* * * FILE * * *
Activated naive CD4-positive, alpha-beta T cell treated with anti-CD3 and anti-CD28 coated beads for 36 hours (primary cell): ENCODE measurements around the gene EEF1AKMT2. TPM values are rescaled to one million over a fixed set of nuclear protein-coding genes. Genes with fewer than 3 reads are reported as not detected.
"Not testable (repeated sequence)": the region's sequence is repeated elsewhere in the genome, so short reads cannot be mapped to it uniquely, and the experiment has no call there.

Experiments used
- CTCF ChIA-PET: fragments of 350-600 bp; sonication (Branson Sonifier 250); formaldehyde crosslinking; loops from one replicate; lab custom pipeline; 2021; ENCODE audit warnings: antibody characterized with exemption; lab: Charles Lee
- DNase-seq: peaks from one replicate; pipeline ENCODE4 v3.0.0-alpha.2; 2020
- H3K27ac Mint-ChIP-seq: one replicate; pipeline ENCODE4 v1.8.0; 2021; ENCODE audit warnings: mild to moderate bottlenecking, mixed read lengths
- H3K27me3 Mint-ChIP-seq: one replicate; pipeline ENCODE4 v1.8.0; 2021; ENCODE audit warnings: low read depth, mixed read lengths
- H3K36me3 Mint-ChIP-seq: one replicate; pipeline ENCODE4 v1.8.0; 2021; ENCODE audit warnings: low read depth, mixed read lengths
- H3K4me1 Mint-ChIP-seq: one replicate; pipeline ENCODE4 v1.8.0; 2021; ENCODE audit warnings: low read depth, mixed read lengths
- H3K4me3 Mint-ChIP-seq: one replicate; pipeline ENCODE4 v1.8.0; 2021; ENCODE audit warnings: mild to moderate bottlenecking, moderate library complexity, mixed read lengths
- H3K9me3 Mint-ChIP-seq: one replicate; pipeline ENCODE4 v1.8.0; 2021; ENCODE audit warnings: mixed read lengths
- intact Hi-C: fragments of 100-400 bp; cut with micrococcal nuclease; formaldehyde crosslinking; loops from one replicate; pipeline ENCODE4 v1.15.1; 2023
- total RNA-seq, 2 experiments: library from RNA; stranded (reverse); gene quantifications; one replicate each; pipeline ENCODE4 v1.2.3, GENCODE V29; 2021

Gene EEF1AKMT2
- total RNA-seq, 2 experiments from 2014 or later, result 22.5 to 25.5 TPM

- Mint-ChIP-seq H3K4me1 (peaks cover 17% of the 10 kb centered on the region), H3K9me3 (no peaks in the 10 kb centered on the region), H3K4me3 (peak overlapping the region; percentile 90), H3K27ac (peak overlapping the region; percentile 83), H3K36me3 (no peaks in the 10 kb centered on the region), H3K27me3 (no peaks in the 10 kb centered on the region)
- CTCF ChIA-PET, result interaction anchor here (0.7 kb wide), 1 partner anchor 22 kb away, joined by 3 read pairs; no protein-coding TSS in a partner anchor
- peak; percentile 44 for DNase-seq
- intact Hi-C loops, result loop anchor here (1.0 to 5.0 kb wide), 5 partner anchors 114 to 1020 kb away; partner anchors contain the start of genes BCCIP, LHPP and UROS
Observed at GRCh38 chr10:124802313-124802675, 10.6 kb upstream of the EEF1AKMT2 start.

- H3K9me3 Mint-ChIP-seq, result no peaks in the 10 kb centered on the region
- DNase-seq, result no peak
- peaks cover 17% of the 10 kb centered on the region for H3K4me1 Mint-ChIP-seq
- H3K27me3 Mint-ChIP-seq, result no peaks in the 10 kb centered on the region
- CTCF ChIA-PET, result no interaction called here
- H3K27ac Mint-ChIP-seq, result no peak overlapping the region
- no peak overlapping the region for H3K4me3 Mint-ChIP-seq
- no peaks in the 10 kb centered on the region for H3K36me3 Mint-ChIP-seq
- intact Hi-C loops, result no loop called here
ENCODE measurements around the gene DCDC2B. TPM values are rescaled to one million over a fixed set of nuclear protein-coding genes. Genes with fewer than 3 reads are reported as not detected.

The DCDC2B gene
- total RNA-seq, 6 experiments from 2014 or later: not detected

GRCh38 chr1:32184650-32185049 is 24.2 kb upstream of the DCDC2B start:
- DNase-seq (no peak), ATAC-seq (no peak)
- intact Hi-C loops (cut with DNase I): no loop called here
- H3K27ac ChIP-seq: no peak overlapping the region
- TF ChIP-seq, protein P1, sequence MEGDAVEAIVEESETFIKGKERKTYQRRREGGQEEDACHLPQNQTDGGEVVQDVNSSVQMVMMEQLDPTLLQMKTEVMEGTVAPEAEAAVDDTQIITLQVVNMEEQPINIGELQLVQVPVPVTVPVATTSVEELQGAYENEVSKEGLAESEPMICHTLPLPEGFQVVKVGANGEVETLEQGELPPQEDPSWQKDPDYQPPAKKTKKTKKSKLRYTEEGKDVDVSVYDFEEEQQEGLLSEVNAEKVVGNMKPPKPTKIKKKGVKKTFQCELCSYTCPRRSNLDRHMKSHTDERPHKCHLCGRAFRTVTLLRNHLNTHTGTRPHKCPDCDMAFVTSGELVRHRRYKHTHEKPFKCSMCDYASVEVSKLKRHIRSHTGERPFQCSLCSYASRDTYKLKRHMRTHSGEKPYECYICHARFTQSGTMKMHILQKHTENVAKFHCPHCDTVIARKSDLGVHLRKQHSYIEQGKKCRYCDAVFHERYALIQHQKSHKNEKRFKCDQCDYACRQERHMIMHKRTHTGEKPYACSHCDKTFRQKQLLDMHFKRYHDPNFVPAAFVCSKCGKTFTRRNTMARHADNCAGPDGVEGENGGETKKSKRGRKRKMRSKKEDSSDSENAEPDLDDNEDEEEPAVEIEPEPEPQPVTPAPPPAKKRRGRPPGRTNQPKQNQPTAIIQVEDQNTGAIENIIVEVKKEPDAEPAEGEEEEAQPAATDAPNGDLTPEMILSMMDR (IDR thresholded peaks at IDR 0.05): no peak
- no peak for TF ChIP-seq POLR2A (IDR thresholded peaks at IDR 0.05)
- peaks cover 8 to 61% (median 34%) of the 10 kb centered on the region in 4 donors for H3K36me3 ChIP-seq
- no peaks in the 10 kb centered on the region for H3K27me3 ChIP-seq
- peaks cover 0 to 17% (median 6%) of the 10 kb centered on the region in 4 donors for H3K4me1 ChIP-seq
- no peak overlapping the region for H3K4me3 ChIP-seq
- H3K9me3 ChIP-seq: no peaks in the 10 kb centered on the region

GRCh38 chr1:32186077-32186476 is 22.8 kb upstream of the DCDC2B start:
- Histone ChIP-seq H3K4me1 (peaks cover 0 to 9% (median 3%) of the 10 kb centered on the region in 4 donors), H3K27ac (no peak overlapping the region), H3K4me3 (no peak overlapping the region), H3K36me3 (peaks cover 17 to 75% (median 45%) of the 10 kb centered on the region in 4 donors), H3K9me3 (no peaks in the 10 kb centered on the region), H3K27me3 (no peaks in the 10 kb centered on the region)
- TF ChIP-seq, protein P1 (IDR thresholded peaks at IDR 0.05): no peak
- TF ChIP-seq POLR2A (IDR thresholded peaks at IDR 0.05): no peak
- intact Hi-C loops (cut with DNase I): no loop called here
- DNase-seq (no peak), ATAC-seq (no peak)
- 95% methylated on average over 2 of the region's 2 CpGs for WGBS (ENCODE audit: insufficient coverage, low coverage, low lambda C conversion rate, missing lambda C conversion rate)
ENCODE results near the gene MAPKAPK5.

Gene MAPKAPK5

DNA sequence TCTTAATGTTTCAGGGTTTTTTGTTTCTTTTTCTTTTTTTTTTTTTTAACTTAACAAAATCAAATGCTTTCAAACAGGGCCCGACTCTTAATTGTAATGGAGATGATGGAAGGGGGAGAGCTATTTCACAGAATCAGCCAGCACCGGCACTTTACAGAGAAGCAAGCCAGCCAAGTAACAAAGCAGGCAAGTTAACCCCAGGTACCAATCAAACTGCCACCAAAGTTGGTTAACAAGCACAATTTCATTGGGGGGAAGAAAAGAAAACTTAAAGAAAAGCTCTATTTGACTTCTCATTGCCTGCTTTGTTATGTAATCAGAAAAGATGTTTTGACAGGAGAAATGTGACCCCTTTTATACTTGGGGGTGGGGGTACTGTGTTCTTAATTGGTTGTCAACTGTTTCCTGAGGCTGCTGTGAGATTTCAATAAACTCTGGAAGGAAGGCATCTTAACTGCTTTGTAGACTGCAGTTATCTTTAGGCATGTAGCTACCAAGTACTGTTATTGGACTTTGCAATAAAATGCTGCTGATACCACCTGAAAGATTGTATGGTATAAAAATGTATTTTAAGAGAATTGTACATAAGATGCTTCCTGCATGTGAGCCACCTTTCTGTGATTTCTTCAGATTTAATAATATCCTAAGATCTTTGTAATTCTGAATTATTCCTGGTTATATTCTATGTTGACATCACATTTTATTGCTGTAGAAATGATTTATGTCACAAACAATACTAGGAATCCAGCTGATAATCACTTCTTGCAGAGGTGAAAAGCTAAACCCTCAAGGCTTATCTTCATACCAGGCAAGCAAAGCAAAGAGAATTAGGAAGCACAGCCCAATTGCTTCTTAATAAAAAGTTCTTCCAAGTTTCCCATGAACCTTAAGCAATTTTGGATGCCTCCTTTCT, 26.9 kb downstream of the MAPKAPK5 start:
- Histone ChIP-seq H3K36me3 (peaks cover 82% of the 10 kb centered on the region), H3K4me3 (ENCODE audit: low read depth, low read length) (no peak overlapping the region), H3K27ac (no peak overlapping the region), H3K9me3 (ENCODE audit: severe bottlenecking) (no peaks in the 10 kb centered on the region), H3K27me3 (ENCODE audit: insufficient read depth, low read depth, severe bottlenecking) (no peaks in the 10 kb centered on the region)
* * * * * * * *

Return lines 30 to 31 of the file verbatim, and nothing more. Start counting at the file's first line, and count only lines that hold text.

ENCODE measurements around the gene DCDC2B. TPM values are rescaled to one million over a fixed set of nuclear protein-coding genes. Genes with fewer than 3 reads are reported as not detected.

The DCDC2B gene